Presidential candidate Hillary Clinton proposed on Feb. 27 more research funds for new energy technology, including "clean" coal systems. The next day, Mark Penn, her top campaign strategist, had a different take on coal.
In an internal blog at his other job, as chief executive officer of public relations firm Burson-Marsteller, Penn wrote of how Burson worked "behind the scenes" for TXU Corp., a Texas company seeking to build power plants fueled by pulverized coal, which some environmentalists say would be major polluters.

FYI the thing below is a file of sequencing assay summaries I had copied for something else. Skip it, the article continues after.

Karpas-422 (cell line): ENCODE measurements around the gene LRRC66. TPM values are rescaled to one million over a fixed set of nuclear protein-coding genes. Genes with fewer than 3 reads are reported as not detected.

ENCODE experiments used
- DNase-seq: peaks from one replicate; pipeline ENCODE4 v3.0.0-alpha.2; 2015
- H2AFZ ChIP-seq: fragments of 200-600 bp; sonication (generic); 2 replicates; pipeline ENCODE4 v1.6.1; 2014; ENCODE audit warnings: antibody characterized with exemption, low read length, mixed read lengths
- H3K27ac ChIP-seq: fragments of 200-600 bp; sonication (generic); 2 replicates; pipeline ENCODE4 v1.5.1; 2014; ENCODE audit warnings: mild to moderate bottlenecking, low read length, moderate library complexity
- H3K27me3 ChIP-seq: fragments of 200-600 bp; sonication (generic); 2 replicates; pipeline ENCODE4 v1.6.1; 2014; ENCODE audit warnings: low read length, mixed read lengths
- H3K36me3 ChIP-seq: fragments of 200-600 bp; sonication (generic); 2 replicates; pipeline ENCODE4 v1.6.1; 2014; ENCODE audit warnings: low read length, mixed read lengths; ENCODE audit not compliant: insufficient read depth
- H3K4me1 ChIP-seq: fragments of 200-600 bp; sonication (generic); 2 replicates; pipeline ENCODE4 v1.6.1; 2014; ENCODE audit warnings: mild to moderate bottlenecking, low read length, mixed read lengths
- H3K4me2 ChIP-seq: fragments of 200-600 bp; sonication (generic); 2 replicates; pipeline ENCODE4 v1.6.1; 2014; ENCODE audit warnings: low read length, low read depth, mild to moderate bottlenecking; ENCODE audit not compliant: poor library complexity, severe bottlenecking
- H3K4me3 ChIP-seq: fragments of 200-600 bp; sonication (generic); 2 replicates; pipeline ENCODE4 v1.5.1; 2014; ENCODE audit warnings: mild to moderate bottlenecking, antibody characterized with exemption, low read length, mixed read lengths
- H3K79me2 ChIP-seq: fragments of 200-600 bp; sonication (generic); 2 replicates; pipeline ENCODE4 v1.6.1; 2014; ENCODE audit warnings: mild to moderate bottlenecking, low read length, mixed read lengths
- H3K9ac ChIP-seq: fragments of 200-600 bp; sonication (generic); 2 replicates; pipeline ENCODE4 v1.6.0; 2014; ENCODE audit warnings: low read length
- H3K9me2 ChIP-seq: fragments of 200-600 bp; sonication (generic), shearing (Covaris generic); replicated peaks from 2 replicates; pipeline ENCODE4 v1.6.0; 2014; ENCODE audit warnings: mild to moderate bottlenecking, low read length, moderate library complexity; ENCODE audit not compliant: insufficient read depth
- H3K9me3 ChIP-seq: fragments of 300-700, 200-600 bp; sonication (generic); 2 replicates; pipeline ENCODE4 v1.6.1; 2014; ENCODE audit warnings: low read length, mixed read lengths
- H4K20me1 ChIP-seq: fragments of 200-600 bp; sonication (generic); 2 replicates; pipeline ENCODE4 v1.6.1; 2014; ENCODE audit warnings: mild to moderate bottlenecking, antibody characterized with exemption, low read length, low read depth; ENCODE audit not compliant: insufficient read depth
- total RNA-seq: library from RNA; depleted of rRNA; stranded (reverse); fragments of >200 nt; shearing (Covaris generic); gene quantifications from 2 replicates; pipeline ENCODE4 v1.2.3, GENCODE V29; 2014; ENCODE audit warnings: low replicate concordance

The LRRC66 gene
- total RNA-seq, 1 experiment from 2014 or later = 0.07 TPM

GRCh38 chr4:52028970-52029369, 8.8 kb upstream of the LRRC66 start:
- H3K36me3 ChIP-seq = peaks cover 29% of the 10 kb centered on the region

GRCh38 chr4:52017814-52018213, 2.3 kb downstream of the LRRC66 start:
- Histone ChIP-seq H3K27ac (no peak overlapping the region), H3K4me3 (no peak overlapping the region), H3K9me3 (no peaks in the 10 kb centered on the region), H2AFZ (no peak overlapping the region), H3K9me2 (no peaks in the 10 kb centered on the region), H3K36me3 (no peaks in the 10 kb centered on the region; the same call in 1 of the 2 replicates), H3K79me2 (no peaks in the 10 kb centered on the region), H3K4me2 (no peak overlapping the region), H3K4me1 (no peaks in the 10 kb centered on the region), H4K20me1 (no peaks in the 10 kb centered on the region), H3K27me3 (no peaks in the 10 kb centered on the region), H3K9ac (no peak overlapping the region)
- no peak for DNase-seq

More to the point, it seems to me, is that so-called "clean" coal is more-or-less a scam -- it's still got all those carbon emissions. It's a scam, however, that a lot of politicians adopt because they want to win votes in coal country. Certainly, it's the sort of scam a political consultant might tell you that you absolutely must adopt to stay politically viable. And if that consultant also just so happens to be on the payroll of coal companies well, then, I think you can see where a problem might arise.